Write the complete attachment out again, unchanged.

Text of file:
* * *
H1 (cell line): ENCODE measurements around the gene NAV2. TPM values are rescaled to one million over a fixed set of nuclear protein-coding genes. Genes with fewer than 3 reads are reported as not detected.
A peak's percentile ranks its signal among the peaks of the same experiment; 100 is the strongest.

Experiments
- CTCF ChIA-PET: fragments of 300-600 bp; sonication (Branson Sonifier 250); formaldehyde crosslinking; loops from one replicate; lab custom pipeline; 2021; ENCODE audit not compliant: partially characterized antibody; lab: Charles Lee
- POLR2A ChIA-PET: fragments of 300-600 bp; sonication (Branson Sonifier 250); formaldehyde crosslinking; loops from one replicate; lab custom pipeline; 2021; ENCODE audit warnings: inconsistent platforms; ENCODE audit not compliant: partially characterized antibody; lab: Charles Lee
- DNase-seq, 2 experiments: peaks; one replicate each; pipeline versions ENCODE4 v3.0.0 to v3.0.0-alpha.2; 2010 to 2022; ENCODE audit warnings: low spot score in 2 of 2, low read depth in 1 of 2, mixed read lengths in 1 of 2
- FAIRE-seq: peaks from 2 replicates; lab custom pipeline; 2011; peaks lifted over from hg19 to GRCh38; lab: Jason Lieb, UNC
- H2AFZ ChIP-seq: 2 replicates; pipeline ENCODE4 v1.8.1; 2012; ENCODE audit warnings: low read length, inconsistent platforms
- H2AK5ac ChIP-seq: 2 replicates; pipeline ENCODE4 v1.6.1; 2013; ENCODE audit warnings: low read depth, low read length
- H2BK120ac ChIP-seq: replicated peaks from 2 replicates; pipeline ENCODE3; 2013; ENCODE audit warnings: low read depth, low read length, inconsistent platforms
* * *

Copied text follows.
H1 (cell line): ENCODE measurements around the gene NAV2. TPM values are rescaled to one million over a fixed set of nuclear protein-coding genes. Genes with fewer than 3 reads are reported as not detected.
A peak's percentile ranks its signal among the peaks of the same experiment; 100 is the strongest.

Experiments
- CTCF ChIA-PET: fragments of 300-600 bp; sonication (Branson Sonifier 250); formaldehyde crosslinking; loops from one replicate; lab custom pipeline; 2021; ENCODE audit not compliant: partially characterized antibody; lab: Charles Lee
- POLR2A ChIA-PET: fragments of 300-600 bp; sonication (Branson Sonifier 250); formaldehyde crosslinking; loops from one replicate; lab custom pipeline; 2021; ENCODE audit warnings: inconsistent platforms; ENCODE audit not compliant: partially characterized antibody; lab: Charles Lee
- DNase-seq, 2 experiments: peaks; one replicate each; pipeline versions ENCODE4 v3.0.0 to v3.0.0-alpha.2; 2010 to 2022; ENCODE audit warnings: low spot score in 2 of 2, low read depth in 1 of 2, mixed read lengths in 1 of 2
- FAIRE-seq: peaks from 2 replicates; lab custom pipeline; 2011; peaks lifted over from hg19 to GRCh38; lab: Jason Lieb, UNC
- H2AFZ ChIP-seq: 2 replicates; pipeline ENCODE4 v1.8.1; 2012; ENCODE audit warnings: low read length, inconsistent platforms
- H2AK5ac ChIP-seq: 2 replicates; pipeline ENCODE4 v1.6.1; 2013; ENCODE audit warnings: low read depth, low read length
- H2BK120ac ChIP-seq: replicated peaks from 2 replicates; pipeline ENCODE3; 2013; ENCODE audit warnings: low read depth, low read length, inconsistent platforms